If TCA cycle activity is low, acetyl-CoA can be used for the biosynthesis of KB via β-hydroxy-methylglutaryl-CoA (HMG-CoA) synthesis. The primary KB are d-β-hydroxybutyrate (dβHB) and acetoacetate (ACA) generated by hepatocytes and they are transported to the tissues, including the brain [142]. β-OHB and ACA are protective in a wide range of cerebral injuries and diseases and in vitro they maintain neuronal cell integrity and stability [143]. In another MPTP mouse model, different parameters were studied, such as changes in fatty acid β-oxidation, the L-3-hydroxybutyryl-CoA dehydrogenase activity and the circulating ketone body (KB) levels, which all showed a decrease, however, these alterations were restored by pantethine treatment with improvement of dopaminergic neuron loss and motility disorders. Pantethine’s protective effect was due to the increase in glutathione (GSH) synthesis, the recovery of mitochondrial complex I activity, adenosine triphosphate (ATP) synthesis and oxygen consumption, resulting in neuroprotection against dopaminergic injury [141]. Pantethine has the same effects as KB administration and ketogenic diets, but with multiple advantages, including the prevention of the damaging effect of the long-term administration of high-fat diets, due to its hypolipidemic properties [144].
This natural compound should also be considered as a potential therapy against PD.

3.3. Pantethine and Major Depressive Disorder

Major depressive disorder (MDD) is a common psychiatric disorder [145] and it is treated with antidepressants. Unfortunately, current antidepressants in patients have about a 60% response rate [146]. Currently available main classes of antidepressants are tricyclic antidepressants, monoamine oxidase inhibitors, selective serotonin reuptake inhibitors and serotonin-noradrenalin reuptake inhibitors; which all increase the concentration of monoamines in the synaptic cleft [147]. Antidepressants increase central brain-derived neurotrophic factor (BDNF) levels and the activation of the BDNF-signaling pathway might contribute to their therapeutic mechanism [148].
The neuroprotective effects of cystamine and cysteamine were previously described [149], but due to serious side-effects, including seizures [150] and hepatic vein thrombosis [151], cysteamine-related agents should be further explored in the treatment of MDD. Among these agents, pantethine may be one of the most promising agents, as it is a naturally occurring substance that can be administered orally with hardly any side effects, and it further metabolizes to cysteamine. Another advantage of pantethine is an anti-arteriosclerotic medicine sold by some pharmaceutical companies [152], and many geriatric depression patients may have an arteriosclerotic etiology [153].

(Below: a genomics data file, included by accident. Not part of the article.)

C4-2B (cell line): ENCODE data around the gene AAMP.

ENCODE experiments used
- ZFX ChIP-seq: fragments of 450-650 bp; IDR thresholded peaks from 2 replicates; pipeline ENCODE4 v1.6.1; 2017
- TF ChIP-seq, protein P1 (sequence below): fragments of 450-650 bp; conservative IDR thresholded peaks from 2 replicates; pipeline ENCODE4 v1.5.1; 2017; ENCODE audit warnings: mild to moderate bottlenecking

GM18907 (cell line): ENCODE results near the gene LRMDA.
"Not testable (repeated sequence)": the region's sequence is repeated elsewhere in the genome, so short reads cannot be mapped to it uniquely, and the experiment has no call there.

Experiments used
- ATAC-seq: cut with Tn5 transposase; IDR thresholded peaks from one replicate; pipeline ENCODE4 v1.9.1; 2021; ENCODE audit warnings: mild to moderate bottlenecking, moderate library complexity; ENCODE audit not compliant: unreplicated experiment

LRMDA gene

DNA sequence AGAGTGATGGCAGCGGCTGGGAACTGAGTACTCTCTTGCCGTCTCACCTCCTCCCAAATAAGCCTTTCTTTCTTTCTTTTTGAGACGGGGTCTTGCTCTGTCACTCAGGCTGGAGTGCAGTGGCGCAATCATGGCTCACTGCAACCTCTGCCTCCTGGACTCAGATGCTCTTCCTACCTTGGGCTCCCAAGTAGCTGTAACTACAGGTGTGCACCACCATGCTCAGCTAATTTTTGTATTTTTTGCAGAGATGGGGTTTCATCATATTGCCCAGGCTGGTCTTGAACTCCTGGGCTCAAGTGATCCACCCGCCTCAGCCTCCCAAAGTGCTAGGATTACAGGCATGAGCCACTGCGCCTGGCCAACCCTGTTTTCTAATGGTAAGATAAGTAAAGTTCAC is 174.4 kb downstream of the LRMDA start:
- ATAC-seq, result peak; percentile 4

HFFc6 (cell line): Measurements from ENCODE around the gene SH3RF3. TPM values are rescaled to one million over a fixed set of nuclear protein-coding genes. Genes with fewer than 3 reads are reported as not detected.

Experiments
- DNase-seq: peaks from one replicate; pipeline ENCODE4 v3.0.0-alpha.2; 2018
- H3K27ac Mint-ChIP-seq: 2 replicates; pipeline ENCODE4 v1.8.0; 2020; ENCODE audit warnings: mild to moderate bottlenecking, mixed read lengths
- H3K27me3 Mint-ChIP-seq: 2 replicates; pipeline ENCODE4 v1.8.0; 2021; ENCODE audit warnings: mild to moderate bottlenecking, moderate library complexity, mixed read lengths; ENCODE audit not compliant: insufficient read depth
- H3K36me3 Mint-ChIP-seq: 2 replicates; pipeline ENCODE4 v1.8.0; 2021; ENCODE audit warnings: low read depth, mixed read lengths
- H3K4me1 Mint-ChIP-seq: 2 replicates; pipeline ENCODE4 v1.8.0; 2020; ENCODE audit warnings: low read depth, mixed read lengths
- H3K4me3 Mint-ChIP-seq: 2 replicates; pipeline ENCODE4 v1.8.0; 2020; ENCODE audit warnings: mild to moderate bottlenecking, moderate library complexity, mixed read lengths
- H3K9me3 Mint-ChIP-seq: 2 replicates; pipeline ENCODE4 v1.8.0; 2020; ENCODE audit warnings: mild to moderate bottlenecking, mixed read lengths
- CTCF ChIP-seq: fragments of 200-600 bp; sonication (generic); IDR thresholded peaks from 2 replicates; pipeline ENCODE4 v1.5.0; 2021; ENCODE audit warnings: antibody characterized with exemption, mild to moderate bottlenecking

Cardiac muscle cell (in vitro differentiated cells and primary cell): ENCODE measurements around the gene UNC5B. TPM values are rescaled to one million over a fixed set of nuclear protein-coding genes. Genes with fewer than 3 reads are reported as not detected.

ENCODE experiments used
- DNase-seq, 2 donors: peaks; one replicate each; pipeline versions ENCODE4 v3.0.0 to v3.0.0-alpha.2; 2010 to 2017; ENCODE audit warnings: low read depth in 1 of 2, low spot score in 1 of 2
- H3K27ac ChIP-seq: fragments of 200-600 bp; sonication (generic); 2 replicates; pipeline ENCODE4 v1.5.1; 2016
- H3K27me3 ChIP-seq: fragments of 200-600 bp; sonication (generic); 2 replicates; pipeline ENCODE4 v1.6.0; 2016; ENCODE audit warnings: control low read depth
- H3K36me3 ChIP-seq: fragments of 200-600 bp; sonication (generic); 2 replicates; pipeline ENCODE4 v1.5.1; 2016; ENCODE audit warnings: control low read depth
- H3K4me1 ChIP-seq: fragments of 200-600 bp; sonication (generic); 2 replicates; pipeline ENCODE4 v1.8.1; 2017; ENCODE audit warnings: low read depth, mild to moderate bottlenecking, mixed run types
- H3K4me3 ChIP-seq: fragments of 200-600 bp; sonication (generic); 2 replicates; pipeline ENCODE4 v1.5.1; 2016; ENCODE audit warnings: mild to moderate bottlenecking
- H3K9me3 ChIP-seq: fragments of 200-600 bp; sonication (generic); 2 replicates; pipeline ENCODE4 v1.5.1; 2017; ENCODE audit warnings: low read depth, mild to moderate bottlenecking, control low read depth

3.4. Pantethine and Pantothenate Kinase-Associated Neurodegeneration Syndrome

Pantothenate kinase-associated neurodegeneration (PKAN) syndrome is the most common form of a group of genetic disorders, called neurodegeneration with brain iron accumulation, which are characterized by iron overload in the brain and are diagnosed by radiological and histopathological examinations [154]. PKAN is an autosomal recessive disease, with common features such as dystonia, dysarthria, rigidity, pigmentary retinal degeneration and brain iron accumulation [155]. PKAN is a result of mutations in the PANK2 gene that codes the mitochondrial enzyme pantothenate kinase 2. This enzyme is required for the de novo synthesis of CoA, as it is involved in the phosphorylation of pantothenate [156]. Reduced PANK2 enzymatic activity is proposed to be responsible for the accumulation of cysteine, that can chelate iron, leading to the formation of free radicals [157]. In addition, CoA deficiency and, as a result, defects in phospholipid metabolism may impair the membranes and cause increased oxidative stress, altering iron homeostasis [158]. Unfortunately, to this day the pathophysiology of PKAN is not fully understood, and there is still no cure to halt or reverse the symptoms.
In a PKAN Drosophila model, pantothenate kinase deficiency caused a neurodegenerative phenotype and a reduced lifespan. This Drosophila model revealed that the impairment of pantothenate kinase is linked to decreased levels of CoA, mitochondrial dysfunction and increased protein oxidation. The rescue of the phenotype found in the hypomorph mutant dPANK/fbl is obtained by pantethine feeding, which recovers CoA levels, ameliorates mitochondrial function, rescues brain degeneration, and improves locomotor abilities, and extends lifespan [159]. The zebrafish orthologue of hPANK2 can be found on chromosome 13. The downregulation of pank2 can cause a lack of CoA in zebrafish embryos in specific cells and tissues. Compensation of the wild type phenotype can be obtained by exposing P2-MO-injected embryos to 30 μM pantethine [160]. A Pank2 knockout mouse model did not exactly repeat the human disorder but it showed azoospermia and mitochondrial dysfunctions. This mouse model was challenged with a ketogenic diet to stimulate mitochondrial β-oxidation lipid use. The ketogenic diet could cause a general damage of bioenergetic metabolism in lack of CoA. Only the low glucose and high lipid content diet-fed Pank2 knockout mice developed a PKAN-like syndrome distinguished by significantly altered mitochondria, serious motor dysfunction, neurodegeneration in the CNS and peripheral nervous system. Pank2 knockout mice had structural alteration of muscle morphology, which was similar with that observed in PKAN patients. Pantethine administration was effective in ameliorating the onset of the neuromuscular phenotype observed in Pank2 knockout mice, which were fed a ketogenic diet [155].
Overall, these data indicate that pantethine administration to PKAN patients should be contemplated as a potential, safe and non-toxic therapeutic approach.